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Snapshots of Dementia: The Great Depression (or not)

Posted by on August 4, 2020 in Dementia | 6 comments

Snapshots of Dementia: The Great Depression (or not)

Photo by Stefano Pollio on Unsplash If your snapshots are anything like mine, they fill a shoebox (OK, mine fill an entire trunk) and most are in random order. I have long-ago dreams of putting them in beautiful, chronological albums (I’m sure God has a special place in heaven for those who have achieved this wondrous feat), but so far, it hasn’t happened. I don’t think it will happen with these snapshots either. So, although I’ve written somewhat chronologically, you may have noticed I’ve also skipped back, forth and around as I’ve focused my lens on different parts of our journey and of Tom’s disease. And I imagine that, even if you’ve never been exposed to dementia before, you’ve seen that this disease is exactly like that. Messy. Disorganized. Uncomfortable. I’ll move us forward a bit on our timeline to our visits with a second neurologist. We’re all the way up to early 2019 now, and many things have changed for Tom. Just the year before, his first neurologist told us (for the second time) that things were basically fine, that he just had some short-term memory loss and (for the first and only time) that he was “better than the 80-year-old Alzheimer’s patients I see.” A neuropsychologist had also done extensive testing (which I eventually found out our insurance did not cover, although no one told me that at the time; I mention this so anyone reading will check first and not have to shell out the nearly $1800 I did almost a year later). This doctor concluded that Tom was very intelligent, probably had adult ADHD (a diagnosis he had already received) and was dealing with shame as the result of some of his extremely poor and uncharacteristic behavioral choices over the past few years. No one told us about frontotemporal degeneration (FTD), behavioral type. No one mentioned that dementia could not only cause memory loss and confused thinking but that it could also cause personality changes of the extreme type we saw in Tom. No one mentioned that perhaps he didn’t have a moral problem but a mental one. That’s why I have such a deep commitment to tell our story. I did suspect a problem; I just didn’t realize so much of what I was seeing in my husband was tied to what we now know to be FTD. But I digress. Finally, we visited a second neurologist. This one came recommended from more than one friend. I was confident that this time, we would get some answers. So much had changed in Tom’s life that I felt sure the doctor would see the problems right away. We had (well, I had, because Tom could no longer fill out anything so complicated) lots of paperwork to fill out before this visit, but I didn’t mind. I wanted the doctor to have information. I even added a copy of a letter from our former pastor about the changes he had seen in Tom’s work ability, moving from “highly competent” to much less than that over the more than five-year period Tom had served under him. At this  visit, the neurologist and her staff asked lots of questions. In fact, we spoke more with the staff than we did with the doctor. She examined Tom briefly and...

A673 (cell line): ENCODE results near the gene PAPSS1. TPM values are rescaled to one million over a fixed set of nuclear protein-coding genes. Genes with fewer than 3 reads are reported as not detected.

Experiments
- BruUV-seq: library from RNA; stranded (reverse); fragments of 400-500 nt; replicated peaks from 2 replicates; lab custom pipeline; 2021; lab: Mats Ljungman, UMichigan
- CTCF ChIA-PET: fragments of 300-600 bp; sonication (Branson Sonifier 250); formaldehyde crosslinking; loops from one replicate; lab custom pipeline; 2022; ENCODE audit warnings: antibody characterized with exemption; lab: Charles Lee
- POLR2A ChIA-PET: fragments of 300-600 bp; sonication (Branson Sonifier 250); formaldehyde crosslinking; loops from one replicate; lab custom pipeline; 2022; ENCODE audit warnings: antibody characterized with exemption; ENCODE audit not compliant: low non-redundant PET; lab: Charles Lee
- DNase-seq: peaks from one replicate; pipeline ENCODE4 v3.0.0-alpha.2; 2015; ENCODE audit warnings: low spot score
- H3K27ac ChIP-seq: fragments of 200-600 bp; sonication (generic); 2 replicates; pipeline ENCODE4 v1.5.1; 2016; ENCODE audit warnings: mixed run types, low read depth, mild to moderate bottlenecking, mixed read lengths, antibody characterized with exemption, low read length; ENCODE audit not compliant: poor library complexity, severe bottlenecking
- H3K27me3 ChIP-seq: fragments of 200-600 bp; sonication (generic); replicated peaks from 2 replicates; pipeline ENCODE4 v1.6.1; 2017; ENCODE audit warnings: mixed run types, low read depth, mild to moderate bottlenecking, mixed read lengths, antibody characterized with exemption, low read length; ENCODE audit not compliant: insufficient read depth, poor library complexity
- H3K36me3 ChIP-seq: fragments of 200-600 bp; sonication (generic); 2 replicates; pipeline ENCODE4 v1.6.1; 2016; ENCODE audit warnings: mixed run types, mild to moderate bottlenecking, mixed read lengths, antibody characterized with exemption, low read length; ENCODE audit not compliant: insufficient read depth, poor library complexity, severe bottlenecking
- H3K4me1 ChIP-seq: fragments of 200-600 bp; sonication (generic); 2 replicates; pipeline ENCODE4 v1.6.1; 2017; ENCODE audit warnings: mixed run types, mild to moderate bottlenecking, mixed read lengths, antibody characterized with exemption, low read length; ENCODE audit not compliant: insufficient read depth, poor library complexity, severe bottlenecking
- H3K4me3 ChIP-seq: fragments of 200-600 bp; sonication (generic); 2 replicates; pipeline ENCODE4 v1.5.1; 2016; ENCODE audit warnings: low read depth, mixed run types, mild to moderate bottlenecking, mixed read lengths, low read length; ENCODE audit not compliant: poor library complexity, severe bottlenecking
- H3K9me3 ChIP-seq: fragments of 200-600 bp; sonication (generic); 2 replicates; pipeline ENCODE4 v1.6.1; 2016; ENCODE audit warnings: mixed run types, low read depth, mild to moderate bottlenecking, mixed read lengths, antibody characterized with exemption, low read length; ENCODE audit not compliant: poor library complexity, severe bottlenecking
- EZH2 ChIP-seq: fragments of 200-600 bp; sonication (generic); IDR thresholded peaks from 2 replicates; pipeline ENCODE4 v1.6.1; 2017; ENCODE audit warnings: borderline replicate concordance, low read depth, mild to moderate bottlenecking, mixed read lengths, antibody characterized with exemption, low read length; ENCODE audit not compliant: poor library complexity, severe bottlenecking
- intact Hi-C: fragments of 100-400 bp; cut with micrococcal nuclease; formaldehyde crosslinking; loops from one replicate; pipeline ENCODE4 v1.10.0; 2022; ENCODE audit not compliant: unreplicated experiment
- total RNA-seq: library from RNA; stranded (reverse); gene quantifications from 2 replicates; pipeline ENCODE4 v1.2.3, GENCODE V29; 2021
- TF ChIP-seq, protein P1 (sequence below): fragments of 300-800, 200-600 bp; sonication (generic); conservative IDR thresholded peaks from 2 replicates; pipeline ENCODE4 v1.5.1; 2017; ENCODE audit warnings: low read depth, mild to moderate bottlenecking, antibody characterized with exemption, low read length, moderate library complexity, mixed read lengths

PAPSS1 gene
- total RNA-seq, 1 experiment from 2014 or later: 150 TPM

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Snapshots of Dementia: Letter to My Sweetheart

Posted by on July 24, 2020 in Dementia | 48 comments

Snapshots of Dementia: Letter to My Sweetheart

Photo by Aaron Burden on Unsplash You don’t understand How to play a game Or pay a bill Or pull a name From your contacts list, which you cannot find For a villain lurks Inside your mind. You always said We’d be the two Who’d stay in love Our whole lives through And indeed we have—yet today, somehow You’re a little boy I’m the parent now. My shattered heart Breaks more each day As you, my darling, Fade away. Like a photograph in too-bright sun You sit tired, confused The thief has won. But no! The Father Showers grace. Takes every tear And, in its place, Brings relief and comfort, sure release From the chains that bind Grants perfect peace. My deep desire To serve my King I wrap in this, My offering. To bless in ways, be they large or small, When no one’s around To see at all. To give to you As I’ve received, Bring joy to you When I am grieved. To put you first In every way. To grant each wish, Take time to play. Speak words of love, Do each hard task. Still hold your hand When you cannot ask. One day we’ll end This earth-soaked race One day we’ll see With unveiled face One day your horn Again will sound One day we’ll kneel On holy ground. Until then, dear, My joy will be To serve and love you Faithfully. As I wrote this, I was thinking of course of my husband, Tom, but I was also remembering my dad and my mother’s loving care for him through his many years as a Type 2 diabetic and then as a cancer patient. These words are for Tom, but they’re also in honor of Mom and all those who offer loving care for others. Your story matters because you do. Feel free to share in the comments...